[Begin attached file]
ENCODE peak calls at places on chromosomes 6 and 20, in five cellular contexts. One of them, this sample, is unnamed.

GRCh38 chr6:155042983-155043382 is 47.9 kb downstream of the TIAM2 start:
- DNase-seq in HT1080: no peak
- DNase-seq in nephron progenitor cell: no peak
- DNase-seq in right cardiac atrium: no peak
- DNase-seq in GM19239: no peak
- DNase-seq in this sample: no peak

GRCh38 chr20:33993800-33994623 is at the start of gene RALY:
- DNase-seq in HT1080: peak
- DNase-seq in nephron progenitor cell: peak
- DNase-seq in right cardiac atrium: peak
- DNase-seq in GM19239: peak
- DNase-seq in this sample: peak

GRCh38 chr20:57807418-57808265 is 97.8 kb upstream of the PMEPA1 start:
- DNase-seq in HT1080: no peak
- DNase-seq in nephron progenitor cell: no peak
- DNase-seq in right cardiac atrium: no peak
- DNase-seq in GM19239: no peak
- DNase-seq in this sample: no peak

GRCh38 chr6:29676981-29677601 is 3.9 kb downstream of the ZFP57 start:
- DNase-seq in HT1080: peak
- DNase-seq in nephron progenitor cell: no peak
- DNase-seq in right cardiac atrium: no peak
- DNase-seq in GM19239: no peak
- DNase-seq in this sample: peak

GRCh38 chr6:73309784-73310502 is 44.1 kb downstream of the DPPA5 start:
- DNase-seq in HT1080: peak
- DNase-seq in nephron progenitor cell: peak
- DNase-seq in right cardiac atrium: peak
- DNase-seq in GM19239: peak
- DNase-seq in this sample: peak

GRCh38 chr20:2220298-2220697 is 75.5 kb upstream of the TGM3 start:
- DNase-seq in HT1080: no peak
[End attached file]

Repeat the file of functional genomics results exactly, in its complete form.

ENCODE peak calls at places on chromosomes 6 and 20, in five cellular contexts. One of them, this sample, is unnamed.

GRCh38 chr6:155042983-155043382 is 47.9 kb downstream of the TIAM2 start:
- DNase-seq in HT1080: no peak
- DNase-seq in nephron progenitor cell: no peak
- DNase-seq in right cardiac atrium: no peak
- DNase-seq in GM19239: no peak
- DNase-seq in this sample: no peak

GRCh38 chr20:33993800-33994623 is at the start of gene RALY:
- DNase-seq in HT1080: peak
- DNase-seq in nephron progenitor cell: peak
- DNase-seq in right cardiac atrium: peak
- DNase-seq in GM19239: peak
- DNase-seq in this sample: peak

GRCh38 chr20:57807418-57808265 is 97.8 kb upstream of the PMEPA1 start:
- DNase-seq in HT1080: no peak
- DNase-seq in nephron progenitor cell: no peak
- DNase-seq in right cardiac atrium: no peak
- DNase-seq in GM19239: no peak
- DNase-seq in this sample: no peak

GRCh38 chr6:29676981-29677601 is 3.9 kb downstream of the ZFP57 start:
- DNase-seq in HT1080: peak
- DNase-seq in nephron progenitor cell: no peak
- DNase-seq in right cardiac atrium: no peak
- DNase-seq in GM19239: no peak
- DNase-seq in this sample: peak

GRCh38 chr6:73309784-73310502 is 44.1 kb downstream of the DPPA5 start:
- DNase-seq in HT1080: peak
- DNase-seq in nephron progenitor cell: peak
- DNase-seq in right cardiac atrium: peak
- DNase-seq in GM19239: peak
- DNase-seq in this sample: peak

GRCh38 chr20:2220298-2220697 is 75.5 kb upstream of the TGM3 start:
- DNase-seq in HT1080: no peak